Now picture that person is only 15 years old, and he developed his invention when he was only 10.
Meet Bishop Curry V. Bishop may seem like your average high school sophomore and football player. But while the average 8-12 year old American child spends 4-6 hours a day on screens, and teens up to 9 hours, according to The American Academy of Child & Adolescent Psychiatry, young Bishop has been working to prevent future tragedies. After hearing about a baby in his neighborhood who died in a hot car he developed and patented Oasis, a detection and response device that alerts parents and emergency responders if movement is detected in a car seat, and blows cool air on the child until help arrives. With the support of his dad, Bishop Curry IV, he’s been working to improve it and put it on the market. With the introduction last year of the Hot Cars Act of 2021, which would require “the Secretary of Transportation to issue a rule that requires all new passenger motor vehicles to be equipped with a child safety alert system,” demand for Bishop’s invention and those like it are likely to increase.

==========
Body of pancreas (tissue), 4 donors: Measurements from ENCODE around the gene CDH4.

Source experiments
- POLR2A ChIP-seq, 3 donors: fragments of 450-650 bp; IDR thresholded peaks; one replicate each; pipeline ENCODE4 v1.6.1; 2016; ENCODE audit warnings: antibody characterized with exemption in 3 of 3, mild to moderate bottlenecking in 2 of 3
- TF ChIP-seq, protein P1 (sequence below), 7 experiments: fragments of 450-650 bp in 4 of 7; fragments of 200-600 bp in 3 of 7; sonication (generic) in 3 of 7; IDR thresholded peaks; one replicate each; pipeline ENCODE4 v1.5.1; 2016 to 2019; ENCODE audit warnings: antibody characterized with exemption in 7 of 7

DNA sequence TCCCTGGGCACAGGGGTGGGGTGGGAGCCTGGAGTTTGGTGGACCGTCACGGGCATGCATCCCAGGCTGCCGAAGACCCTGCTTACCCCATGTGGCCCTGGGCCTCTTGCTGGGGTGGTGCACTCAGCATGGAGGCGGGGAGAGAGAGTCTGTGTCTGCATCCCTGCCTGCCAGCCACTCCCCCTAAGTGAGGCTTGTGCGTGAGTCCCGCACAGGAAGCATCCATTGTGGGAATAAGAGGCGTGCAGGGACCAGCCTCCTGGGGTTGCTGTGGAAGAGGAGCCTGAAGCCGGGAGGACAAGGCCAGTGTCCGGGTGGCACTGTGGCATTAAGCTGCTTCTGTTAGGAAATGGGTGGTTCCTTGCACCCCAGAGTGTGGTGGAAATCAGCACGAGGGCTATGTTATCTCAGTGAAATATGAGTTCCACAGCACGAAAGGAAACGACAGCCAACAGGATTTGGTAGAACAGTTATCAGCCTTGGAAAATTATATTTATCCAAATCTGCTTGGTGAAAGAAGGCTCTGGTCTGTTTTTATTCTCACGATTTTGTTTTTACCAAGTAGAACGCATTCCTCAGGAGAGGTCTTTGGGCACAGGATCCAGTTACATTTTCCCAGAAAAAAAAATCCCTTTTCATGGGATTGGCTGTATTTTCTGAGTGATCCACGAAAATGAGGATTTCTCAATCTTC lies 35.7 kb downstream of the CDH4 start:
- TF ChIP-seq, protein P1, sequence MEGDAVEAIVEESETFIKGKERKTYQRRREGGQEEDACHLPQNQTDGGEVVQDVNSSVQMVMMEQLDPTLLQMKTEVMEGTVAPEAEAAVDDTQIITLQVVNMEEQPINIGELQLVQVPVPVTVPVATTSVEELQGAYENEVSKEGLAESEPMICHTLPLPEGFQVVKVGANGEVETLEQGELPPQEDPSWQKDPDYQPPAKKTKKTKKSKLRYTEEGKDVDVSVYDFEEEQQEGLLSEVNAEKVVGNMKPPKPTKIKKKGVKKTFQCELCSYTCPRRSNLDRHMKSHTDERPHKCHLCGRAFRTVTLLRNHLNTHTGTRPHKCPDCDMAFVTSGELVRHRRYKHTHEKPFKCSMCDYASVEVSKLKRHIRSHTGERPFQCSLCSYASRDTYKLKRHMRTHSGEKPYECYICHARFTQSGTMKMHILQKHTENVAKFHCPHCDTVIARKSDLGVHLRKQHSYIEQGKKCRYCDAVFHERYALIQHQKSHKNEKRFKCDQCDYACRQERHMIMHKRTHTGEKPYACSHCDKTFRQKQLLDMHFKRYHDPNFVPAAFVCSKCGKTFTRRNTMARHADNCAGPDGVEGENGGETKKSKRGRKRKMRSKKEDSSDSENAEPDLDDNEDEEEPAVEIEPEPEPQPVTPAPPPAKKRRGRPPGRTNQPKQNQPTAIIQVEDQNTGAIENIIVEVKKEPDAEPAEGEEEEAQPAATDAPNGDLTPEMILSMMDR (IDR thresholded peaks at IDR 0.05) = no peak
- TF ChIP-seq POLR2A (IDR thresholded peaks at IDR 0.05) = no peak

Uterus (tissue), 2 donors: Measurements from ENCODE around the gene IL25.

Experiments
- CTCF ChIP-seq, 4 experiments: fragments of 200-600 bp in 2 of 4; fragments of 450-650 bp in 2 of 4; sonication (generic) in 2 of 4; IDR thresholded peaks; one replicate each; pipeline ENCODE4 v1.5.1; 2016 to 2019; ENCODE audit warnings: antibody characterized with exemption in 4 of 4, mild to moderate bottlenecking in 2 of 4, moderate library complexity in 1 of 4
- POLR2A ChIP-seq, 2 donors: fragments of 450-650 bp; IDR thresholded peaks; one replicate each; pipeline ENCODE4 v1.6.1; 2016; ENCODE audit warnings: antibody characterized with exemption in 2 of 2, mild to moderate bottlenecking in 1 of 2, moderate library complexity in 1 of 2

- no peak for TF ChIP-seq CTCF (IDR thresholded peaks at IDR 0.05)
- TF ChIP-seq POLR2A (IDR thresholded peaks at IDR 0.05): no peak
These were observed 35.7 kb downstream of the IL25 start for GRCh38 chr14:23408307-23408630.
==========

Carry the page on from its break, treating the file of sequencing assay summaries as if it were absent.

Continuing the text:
I spoke with Bishop to learn more about his invention, the innovation process he followed, what’s next for Oasis, and for him.
What was your innovation process as an inventor to flesh out your ideas for the Oasis device?
Bishop Curry V: When I was younger, I would have little spurts of energy and inspiration that would just pop out of my mind and I would write them down on paper, but back then, I wasn’t as organized as I am now. They were just a little mashed together. It was a really rough sketch of what the finished product was like.
Originally, I had just a weight sensor, then realized that if a parent put a purse or diaper bag down as a way to remember but forgot their purse, it wasn’t enough. So, I added the fan. It was kind of an iterative approach, adding stuff, taking away stuff.
What feedback did you get from users or others to help you iterate?
Curry: When we talked to engineers, they’d make suggestions. We were going to do a carbon dioxide sensor, but that would be too expensive, so we switched to lidar sensors to detect movement.
“…new perspectives can mean different outcomes and better outcomes and better successes that you didn’t think you could have just by listening to somebody else.”